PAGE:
MEDINA, Ohio — All over Northeast Ohio, small business owners are scrambling to change the way they operate during the coronavirus crisis.
That includes Patti Boyert, a fourth-generation greenhouse grower and vegetable farmer and her husband, Mike, a third-generation farmer. The couple owns Boyert's Greenhouse and Farm in Montville Township, which has been around for 35 years. They sell about 5,000 different species of flowers, plants, shrubs and trees.
"If you take any farmer today and somebody throws a challenge out to them, they usually can figure out pretty quick what they've got to do to get the job done," Mike said.
However, the challenge created by COVID-19 is something the experienced farmers didn't see coming, and now they are dealing with a dramatic loss to their business just ahead of their busiest time of year. The Boyert family estimates sales could be down $50,000 to $60,000 over the past two weeks.
"We're losing about half of our sales everyday that we should normally be getting right now," Mike said.
Most of their 40 employees are still able to get hours, but some of them have been temporarily laid off.
As a safety measure, the shop and greenhouses are temporarily closed to the public. The business is using curbside pickup and doing deliveries. Customers are encouraged to visit the company's Facebook and Instagram pages and pre-order their flowers, herbs, vegetables and other items by calling 330-725-3509.
"They pull to the front door and call us in the office. We go out. Collect the money. Boom, we're done," Mike said.
The family considers their business essential since it sells vegetable plants along with seeds and fertilizer for gardening. The shop also sells some meat products.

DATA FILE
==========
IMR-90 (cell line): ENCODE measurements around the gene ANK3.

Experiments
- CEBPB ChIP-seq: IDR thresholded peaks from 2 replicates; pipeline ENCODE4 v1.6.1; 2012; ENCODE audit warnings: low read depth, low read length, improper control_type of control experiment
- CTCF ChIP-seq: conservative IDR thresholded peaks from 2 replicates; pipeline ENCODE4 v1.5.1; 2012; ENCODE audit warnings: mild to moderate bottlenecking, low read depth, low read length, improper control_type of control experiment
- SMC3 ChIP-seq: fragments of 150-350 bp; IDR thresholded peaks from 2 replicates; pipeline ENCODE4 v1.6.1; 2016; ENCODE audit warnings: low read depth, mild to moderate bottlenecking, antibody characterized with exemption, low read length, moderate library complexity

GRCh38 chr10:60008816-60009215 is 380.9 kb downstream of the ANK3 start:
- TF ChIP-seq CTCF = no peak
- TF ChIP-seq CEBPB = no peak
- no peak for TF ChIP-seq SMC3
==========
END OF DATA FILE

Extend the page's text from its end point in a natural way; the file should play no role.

However, the owners also recognized the importance of shutting down on-site shopping in order to comply with social distancing guidelines that have been stressed repeatedly by Ohio Governor Mike DeWine.
"We want to keep everybody safe. We want to keep people coming in. That's why we're doing curbside," Patti said. "We want them (customers) safe. We want our employees safe. We want them to go home and not take anything with them."
"Our employees are family," Mike added while holding back tears. "Family is a very important part of our lives. We have six kids."
The hardest part for the farmers is not knowing when business will return to normal. Many crops were planted last fall to be ready for their busiest time of year, which generally starts around Easter and lasts six weeks. A high percentage of the greenhouse's estimated $1.2 million in plant sales occurs during that time period.
"Do we hold plants a little bit? Are we even going to have a season? Are we the only ones that are going to enjoy these plants this year? The uncertainty of it all is just very trying," Patti said.
In the meantime, the family continues to grow and looks at their beautiful flowers as symbols for brighter days ahead.
"We have optimism. I'm glad there's people out there with optimism," Mike said. "We'll take every day one day at a time and we'll just keep going."